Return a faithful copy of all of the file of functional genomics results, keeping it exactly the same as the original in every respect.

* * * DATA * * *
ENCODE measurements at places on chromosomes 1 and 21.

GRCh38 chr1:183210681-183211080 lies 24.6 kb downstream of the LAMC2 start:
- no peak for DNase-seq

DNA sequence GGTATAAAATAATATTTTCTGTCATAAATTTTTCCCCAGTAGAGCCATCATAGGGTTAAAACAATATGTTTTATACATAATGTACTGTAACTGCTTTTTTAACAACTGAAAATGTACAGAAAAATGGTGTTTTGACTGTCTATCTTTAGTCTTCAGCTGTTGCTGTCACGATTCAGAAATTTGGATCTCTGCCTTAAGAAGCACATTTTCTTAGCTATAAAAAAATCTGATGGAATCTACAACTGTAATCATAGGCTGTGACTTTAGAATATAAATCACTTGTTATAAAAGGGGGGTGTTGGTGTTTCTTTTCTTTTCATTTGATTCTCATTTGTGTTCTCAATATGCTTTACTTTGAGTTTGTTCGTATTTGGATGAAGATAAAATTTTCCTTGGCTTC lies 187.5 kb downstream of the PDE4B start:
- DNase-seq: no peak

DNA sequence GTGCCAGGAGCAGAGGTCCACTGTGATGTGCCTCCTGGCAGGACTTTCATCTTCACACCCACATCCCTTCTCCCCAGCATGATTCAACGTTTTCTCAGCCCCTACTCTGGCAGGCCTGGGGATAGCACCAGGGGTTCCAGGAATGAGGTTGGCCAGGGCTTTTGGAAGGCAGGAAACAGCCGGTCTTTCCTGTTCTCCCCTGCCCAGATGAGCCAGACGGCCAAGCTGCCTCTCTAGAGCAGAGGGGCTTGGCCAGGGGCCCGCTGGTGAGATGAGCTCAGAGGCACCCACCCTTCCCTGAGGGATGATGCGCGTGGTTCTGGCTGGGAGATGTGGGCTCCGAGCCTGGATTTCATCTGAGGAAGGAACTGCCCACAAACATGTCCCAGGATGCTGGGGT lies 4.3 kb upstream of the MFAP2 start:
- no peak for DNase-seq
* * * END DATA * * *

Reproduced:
ENCODE measurements at places on chromosomes 1 and 21.

GRCh38 chr1:183210681-183211080 lies 24.6 kb downstream of the LAMC2 start:
- no peak for DNase-seq

DNA sequence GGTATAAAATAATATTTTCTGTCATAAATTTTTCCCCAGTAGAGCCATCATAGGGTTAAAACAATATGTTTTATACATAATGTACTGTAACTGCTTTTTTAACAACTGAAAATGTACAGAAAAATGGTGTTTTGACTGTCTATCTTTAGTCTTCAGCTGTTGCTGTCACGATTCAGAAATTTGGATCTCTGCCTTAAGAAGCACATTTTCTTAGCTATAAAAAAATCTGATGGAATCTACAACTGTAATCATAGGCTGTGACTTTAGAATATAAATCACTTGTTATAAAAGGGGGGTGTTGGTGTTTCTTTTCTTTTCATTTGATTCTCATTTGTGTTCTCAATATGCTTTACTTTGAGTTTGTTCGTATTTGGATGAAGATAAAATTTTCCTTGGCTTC lies 187.5 kb downstream of the PDE4B start:
- DNase-seq: no peak

DNA sequence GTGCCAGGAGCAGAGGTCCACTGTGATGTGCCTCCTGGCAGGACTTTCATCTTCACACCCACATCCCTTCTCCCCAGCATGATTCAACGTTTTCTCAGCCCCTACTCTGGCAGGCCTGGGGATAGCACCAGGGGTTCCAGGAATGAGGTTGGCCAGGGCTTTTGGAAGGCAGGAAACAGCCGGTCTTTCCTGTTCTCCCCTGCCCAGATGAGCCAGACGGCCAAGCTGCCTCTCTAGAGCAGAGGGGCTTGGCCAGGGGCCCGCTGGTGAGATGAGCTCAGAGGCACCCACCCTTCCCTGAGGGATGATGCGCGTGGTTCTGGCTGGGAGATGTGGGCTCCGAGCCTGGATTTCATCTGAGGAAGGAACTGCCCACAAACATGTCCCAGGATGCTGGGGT lies 4.3 kb upstream of the MFAP2 start:
- no peak for DNase-seq